Workplace Ergonomics

Workplace Ergonomics

Although defined in 1963 as “the fitting of the task to the man”, ergonomics developed as a coordinated subject during World War II. This involved scientists, engineers, psychologists, physiologists and doctors working together to consider the effects of work-related tasks on people

‘How humans interact physically and psychologically within the work environment’.

In a work-related context, once production is underway, success can only be guaranteed if managers, supervisors and operators are aware of ergonomics in addition to their equipment and tasks. Safer equipment and a safe place of work alone cannot secure safe standards for employees.

The key issues in relation to ergonomics are:

  • The role of ergonomics in job design
  • The influence of equipment design on human reliability
  • The influence of process design on human reliability
  • The employee and work station as a system
  • Elementary physiology (human anatomy)
  • Anthropometry (body measurements)
  • The degradation of human performance resulting from poorly designed work stations
  • Ergonomically designed control systems

The term ergonomics can be defined in a number of ways:

The scientific study of the interrelationships between people and their work.

The study of the relationship between man, the equipment with which he works and the physical environment in which this “man-machine system” operates.

The study of ergonomics, which means “fitting the task to the individual”, involves a number of disciplines, including psychology, anatomy, physiology, occupational health, and various areas of engineering.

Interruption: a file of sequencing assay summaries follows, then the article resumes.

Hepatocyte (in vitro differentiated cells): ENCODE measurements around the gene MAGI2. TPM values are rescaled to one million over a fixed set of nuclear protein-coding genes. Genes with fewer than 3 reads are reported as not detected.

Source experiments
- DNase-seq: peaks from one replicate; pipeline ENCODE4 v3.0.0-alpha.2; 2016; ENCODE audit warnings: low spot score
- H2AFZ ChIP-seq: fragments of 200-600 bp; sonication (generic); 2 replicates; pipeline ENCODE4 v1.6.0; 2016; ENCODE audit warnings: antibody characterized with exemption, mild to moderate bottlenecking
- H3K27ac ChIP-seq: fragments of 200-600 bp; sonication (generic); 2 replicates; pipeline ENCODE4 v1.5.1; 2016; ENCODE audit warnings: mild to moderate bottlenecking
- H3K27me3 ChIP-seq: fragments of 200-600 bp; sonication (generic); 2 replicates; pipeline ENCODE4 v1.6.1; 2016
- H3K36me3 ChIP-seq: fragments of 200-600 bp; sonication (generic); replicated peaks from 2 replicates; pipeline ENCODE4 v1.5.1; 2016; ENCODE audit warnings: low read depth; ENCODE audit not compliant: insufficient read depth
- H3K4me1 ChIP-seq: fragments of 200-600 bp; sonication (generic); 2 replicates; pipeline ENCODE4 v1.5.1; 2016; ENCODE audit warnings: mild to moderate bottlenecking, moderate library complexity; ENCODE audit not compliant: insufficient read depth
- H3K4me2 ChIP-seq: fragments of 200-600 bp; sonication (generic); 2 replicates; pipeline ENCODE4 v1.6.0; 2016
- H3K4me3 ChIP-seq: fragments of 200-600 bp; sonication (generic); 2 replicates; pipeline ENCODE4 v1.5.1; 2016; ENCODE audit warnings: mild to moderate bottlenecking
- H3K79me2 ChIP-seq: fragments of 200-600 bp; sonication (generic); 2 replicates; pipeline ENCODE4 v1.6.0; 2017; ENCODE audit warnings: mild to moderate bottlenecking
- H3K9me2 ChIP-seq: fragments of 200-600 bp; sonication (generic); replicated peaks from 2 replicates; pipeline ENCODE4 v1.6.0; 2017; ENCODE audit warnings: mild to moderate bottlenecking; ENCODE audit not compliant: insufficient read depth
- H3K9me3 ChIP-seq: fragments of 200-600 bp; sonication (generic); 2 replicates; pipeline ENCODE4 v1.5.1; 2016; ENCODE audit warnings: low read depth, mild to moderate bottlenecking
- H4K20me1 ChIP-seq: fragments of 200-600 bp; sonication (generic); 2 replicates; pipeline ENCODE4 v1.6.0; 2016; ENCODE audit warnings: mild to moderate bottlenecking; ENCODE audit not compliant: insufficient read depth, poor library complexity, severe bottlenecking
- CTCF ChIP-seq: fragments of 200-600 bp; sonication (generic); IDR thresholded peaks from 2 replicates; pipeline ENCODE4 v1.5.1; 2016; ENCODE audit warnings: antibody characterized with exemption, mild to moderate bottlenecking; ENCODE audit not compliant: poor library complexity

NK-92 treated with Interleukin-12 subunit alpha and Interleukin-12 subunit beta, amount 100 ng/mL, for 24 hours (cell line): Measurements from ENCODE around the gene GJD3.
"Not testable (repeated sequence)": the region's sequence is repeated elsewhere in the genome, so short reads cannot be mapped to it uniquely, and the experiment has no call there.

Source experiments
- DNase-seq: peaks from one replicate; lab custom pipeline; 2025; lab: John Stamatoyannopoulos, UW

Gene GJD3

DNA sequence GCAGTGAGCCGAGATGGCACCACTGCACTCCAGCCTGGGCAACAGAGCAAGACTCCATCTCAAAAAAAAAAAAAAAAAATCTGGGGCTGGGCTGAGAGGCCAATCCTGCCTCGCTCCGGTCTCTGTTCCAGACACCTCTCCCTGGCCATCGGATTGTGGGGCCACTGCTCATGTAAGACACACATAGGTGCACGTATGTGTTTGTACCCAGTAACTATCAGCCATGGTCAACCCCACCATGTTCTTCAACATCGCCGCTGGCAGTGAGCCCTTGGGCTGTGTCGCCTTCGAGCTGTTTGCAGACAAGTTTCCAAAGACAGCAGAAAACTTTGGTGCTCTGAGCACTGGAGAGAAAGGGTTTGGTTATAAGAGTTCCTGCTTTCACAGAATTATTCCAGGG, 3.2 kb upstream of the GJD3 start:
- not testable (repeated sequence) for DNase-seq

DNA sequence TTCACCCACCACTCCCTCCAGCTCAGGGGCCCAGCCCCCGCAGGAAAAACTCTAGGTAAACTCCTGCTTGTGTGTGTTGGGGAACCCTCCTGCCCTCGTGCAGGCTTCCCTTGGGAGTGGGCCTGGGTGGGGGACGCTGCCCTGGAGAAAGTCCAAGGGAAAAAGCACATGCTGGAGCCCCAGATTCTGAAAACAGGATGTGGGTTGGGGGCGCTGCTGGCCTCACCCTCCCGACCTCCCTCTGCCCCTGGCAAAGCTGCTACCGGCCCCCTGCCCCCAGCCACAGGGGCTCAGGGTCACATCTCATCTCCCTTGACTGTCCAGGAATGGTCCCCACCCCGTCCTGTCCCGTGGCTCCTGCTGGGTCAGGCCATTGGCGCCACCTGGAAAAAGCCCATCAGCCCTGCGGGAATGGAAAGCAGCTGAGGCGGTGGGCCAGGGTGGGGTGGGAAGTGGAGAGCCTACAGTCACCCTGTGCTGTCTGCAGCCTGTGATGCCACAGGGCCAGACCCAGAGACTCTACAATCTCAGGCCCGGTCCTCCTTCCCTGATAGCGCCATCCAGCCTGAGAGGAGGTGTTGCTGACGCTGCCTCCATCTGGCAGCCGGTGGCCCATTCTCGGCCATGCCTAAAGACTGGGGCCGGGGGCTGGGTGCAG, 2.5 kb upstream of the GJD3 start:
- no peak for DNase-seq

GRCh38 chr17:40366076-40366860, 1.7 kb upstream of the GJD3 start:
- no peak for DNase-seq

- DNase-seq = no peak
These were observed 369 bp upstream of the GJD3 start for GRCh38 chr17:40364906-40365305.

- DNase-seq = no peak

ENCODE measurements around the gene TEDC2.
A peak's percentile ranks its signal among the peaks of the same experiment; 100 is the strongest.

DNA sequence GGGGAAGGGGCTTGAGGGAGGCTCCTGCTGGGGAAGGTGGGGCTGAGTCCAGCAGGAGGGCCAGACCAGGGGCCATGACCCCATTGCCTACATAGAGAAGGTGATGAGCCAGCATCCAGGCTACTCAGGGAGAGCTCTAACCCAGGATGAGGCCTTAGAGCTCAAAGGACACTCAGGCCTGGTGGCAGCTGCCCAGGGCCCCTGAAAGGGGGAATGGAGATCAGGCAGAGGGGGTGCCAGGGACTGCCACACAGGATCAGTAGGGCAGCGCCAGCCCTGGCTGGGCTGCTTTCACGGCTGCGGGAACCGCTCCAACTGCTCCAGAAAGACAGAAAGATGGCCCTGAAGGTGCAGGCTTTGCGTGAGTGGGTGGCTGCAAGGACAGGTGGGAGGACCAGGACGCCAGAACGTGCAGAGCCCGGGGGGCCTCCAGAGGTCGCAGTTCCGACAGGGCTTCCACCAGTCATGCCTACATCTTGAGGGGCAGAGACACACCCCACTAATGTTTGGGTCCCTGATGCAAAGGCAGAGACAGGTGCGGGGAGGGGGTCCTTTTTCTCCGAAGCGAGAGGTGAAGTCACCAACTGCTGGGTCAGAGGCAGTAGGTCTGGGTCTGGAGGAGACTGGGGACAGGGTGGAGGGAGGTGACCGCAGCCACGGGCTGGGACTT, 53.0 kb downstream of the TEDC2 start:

Furthermore, this man/machine interface is significant in the design of work layouts, displays and controls on the machinery and equipment, safe systems of work and in setting of work rates.

The ergonomic approach to Health and Safety examines, in particular, the physical and mental capacities and limitations of operators. Taking into account, at the same time, psychological factors, such as learning, individual skills, perception, attitudes, vigilance, information processing and memory, and physical factors, such as strength, stamina and body dimensions. It is also concerned with the working environment and the potential for environmental stress associated with, for instance, extremes of temperature, inadequate lighting, noise and vibration.

Ergonomics, therefore, is a very broad area of study largely concerned with maximizing human performance and, at the same time, eliminating as far as possible, the potential for human error.

The main goals of ergonomics are to reduce errors and increase production. To enhance safety and comfort when the human interacts with a system, improving information-processing capabilities of the brain.

There are a number of principles which those are involved in solving ergonomic problems in the workplace.

Principle 1: Work in Neutral Postures

Your posture provides a good starting point for evaluating the tasks that you do. The best positions in which to work are those that keep the body “in neutral”.

Maintain the “S-curve” of the spine

It is important to maintain the natural S-curve of the back, whether sitting or standing. The most important part of this “S” is in the lower back, which means that is good to keep a slight “sway back”.

When standing, putting one foot up on a footrest helps to keep the spinal column in proper alignment.

Keep the neck aligned

The neck bones are part of the spinal column and thus are subject to the same requirements of maintaining the S-curve. Prolonged twisted and bent postures of the neck can be as stressful as its equivalent for the lower back.

The best way to make changes is usually to adjust equipment so that your neck is in its neutral posture.

Principle 2: Reduce Excessive Force